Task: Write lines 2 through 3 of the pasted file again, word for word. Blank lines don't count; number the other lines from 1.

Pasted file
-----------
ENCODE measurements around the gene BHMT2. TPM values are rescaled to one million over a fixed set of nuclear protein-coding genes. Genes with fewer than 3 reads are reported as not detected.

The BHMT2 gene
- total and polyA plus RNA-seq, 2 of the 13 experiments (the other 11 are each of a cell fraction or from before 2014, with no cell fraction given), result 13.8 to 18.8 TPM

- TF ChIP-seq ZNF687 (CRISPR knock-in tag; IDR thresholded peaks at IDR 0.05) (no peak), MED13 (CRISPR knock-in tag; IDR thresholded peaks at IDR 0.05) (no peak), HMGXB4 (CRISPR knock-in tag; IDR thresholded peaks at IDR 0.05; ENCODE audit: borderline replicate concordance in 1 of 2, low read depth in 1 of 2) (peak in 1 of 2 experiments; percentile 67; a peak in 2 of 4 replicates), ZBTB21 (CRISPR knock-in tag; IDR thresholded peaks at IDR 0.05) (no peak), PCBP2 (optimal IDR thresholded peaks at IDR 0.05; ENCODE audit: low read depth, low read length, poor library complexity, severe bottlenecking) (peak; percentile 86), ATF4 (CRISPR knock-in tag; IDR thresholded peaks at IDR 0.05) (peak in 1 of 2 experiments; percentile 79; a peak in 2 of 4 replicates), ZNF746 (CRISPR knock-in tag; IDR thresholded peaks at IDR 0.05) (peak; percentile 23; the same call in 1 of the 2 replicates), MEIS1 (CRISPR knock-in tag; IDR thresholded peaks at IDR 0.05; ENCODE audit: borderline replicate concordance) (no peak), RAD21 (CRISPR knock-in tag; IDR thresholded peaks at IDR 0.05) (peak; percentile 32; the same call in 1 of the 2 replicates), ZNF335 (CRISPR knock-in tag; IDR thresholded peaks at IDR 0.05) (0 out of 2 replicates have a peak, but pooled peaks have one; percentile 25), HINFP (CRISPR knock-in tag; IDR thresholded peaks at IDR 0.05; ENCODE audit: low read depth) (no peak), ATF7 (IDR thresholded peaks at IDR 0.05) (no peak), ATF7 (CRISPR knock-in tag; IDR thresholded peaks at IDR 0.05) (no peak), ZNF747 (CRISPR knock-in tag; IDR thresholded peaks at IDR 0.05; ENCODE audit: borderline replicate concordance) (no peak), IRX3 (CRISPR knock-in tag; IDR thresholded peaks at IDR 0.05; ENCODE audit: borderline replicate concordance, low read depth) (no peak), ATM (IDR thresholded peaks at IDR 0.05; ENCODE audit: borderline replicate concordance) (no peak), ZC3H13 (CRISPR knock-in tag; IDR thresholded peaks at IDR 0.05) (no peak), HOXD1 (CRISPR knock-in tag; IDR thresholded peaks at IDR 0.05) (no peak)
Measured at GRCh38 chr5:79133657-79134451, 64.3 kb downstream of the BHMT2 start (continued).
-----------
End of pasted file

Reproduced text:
The BHMT2 gene
- total and polyA plus RNA-seq, 2 of the 13 experiments (the other 11 are each of a cell fraction or from before 2014, with no cell fraction given), result 13.8 to 18.8 TPM